Both Parents Passed, No Will
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Both Parents Passed, No Will
The Home has Two Mortgages on it, It’s Upside Down. Negative 100K in equity
Three Surviving Children.
Are the Children responsible to repay the Debt on the Home?
None of the Children have Legally became executor.
The Lender is sending letters Stating that We the Children are responsible to
Repay the Mortgage.
Can we just let the property go to foreclosure / sheriff sale by Doing Nothing?
Asked on May 14, 2017 under Estate Planning, Pennsylvania
SJZ, Member, New York Bar / FreeAdvice Contributing Attorney
Answered 3 years ago | Contributor
The following answer assumes that no one other than your parents was on the mortgage or co-signed or guaranteed it; if there was some other person who signed, guaranteed, etc. the mortgage, he or she remains responsible.
The estate is responsible for the bills: the legal entity created to wind-up the affairs of, pay the expenses/debts of, and distribute the assets of the deceased. Only the estate--this fictional legal entity--is responsible until and unless the homes are actually distributed in probate *and* the person(s) inheriting them accept them: no one can be forced to take an inheritance against his or her will. Not even the personal representative (executor or count-appointed administrator) is personally responsible for these debts. So any heirs can disclaim or decline to inherit the homes (contact the probate court for the procedure) and let the homes be foreclosed and will NOT be responsible for the mortgages. If the lender tries to tell you otherwise, explain to them that you are not on the mortgage, are not taking over the home, and have no connection to the mortgage, and that if the lender keeps pursuing you for the money, you will report them for collections fraud. (You obviously can say this very nicely and professionally, but do not be afraid let them know that you know your rights.)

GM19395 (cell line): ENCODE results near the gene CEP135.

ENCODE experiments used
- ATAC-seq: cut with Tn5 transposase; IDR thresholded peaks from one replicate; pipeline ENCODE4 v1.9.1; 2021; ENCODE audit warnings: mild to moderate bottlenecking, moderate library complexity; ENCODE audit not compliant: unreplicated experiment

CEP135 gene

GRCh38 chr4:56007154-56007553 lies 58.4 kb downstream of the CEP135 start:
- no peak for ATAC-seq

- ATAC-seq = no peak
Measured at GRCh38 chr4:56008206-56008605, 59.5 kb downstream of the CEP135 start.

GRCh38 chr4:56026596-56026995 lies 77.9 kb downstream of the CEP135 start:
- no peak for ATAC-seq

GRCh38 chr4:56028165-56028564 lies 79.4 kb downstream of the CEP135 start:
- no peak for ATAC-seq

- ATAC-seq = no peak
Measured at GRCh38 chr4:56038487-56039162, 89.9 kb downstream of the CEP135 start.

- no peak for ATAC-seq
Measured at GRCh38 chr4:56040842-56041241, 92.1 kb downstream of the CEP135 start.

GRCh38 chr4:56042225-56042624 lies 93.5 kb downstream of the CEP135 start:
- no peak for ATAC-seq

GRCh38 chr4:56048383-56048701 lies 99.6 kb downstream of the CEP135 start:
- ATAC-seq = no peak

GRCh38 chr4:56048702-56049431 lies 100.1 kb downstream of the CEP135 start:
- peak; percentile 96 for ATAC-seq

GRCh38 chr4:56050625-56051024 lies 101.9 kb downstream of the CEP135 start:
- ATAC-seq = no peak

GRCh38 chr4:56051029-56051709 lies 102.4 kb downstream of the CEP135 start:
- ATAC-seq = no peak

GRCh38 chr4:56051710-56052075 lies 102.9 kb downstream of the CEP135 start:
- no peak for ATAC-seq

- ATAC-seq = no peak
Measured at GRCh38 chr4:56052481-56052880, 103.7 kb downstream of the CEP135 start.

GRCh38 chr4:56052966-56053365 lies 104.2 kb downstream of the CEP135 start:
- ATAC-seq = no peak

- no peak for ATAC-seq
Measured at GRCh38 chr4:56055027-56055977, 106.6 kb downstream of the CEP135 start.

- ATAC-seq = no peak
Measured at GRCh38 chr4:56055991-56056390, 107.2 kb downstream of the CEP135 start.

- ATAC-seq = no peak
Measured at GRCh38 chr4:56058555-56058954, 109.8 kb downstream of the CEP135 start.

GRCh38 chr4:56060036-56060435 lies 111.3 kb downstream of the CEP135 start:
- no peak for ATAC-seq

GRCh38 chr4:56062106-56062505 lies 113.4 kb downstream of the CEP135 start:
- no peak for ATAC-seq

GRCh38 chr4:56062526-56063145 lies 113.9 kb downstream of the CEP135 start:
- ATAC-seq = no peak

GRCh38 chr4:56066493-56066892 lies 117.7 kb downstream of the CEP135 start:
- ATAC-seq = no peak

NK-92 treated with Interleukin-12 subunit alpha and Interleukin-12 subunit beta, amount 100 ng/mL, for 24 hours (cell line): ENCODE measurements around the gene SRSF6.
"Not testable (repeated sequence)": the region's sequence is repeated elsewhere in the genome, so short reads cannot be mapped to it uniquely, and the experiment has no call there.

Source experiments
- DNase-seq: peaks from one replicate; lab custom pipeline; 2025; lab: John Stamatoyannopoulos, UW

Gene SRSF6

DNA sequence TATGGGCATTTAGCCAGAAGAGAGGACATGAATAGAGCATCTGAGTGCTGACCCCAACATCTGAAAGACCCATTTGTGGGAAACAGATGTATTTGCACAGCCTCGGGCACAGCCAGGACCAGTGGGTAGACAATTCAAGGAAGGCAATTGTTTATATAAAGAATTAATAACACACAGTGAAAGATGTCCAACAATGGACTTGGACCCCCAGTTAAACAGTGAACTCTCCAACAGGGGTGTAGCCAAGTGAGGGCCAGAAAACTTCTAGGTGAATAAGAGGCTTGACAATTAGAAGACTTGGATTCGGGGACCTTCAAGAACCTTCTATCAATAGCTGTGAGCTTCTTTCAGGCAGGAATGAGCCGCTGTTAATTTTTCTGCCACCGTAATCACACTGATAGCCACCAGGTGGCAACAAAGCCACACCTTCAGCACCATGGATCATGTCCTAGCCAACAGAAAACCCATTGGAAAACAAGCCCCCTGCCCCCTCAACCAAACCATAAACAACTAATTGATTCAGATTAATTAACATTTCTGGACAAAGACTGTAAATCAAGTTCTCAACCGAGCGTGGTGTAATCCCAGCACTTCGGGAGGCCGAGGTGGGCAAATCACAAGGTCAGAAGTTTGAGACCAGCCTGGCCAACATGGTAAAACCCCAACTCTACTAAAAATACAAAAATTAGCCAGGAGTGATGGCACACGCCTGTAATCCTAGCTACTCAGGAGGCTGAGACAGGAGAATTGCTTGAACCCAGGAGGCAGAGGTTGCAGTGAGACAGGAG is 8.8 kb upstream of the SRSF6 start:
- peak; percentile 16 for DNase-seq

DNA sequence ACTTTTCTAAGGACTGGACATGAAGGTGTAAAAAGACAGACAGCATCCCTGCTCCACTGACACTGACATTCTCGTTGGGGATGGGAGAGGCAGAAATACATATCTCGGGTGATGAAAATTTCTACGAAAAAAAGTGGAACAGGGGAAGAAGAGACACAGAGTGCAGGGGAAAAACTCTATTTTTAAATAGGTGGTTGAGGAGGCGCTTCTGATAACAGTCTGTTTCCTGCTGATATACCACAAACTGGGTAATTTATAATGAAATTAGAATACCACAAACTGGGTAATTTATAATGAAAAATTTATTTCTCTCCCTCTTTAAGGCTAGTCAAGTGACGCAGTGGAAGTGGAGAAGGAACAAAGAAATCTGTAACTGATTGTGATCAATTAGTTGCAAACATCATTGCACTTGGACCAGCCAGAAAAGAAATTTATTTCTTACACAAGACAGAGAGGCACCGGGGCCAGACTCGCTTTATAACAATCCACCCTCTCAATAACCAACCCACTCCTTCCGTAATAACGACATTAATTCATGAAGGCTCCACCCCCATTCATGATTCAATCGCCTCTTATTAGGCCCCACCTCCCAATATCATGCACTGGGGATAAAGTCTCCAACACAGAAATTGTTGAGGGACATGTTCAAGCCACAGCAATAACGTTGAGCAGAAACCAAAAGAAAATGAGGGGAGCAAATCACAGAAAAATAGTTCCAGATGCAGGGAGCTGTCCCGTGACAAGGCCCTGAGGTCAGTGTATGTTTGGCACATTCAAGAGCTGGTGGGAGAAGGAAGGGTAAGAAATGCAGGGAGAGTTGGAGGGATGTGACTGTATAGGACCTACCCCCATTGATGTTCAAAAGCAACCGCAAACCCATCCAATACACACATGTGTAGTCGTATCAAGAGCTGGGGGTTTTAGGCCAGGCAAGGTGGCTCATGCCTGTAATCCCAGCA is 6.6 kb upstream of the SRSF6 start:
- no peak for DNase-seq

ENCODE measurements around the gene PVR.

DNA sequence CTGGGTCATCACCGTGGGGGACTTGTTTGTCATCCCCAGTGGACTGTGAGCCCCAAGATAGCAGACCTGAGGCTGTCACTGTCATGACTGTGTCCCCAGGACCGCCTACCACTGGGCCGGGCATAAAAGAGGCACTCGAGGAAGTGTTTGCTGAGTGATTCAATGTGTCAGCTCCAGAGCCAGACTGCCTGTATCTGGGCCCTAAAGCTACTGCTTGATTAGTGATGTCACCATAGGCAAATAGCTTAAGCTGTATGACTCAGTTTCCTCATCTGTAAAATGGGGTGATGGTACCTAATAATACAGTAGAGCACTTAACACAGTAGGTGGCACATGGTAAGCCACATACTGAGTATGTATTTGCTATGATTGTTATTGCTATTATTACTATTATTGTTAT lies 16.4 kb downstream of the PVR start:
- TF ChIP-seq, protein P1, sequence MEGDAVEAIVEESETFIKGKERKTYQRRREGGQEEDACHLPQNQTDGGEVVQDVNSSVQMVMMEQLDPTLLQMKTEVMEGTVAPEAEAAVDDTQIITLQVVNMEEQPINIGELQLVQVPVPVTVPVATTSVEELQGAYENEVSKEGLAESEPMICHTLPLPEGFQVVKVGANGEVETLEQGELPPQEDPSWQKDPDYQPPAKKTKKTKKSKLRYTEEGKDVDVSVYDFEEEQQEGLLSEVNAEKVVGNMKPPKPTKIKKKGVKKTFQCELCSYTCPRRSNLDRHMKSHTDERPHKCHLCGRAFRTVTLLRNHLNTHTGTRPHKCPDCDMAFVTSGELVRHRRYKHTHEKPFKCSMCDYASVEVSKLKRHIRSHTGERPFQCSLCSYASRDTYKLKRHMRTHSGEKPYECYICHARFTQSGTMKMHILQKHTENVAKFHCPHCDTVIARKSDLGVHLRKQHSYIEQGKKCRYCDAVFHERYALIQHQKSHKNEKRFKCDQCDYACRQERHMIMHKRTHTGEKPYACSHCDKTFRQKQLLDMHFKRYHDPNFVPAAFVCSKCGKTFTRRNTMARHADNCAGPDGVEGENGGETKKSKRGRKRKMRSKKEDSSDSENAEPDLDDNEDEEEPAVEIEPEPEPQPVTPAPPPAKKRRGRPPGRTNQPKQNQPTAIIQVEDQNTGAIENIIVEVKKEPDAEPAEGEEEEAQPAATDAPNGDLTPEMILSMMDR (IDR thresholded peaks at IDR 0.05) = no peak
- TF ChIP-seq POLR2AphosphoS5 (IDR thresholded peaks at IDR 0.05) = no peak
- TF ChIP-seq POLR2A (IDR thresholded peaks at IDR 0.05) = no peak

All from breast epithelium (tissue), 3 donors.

The lender could sue the estate--not the heirs or personal representative--for any unpaid balance on the mortgage or shortfall after the homes are foreclosed; this means they can get money from the estate, which will reduce what the heirs inherit, if the lender does this, but that's the most they can do.
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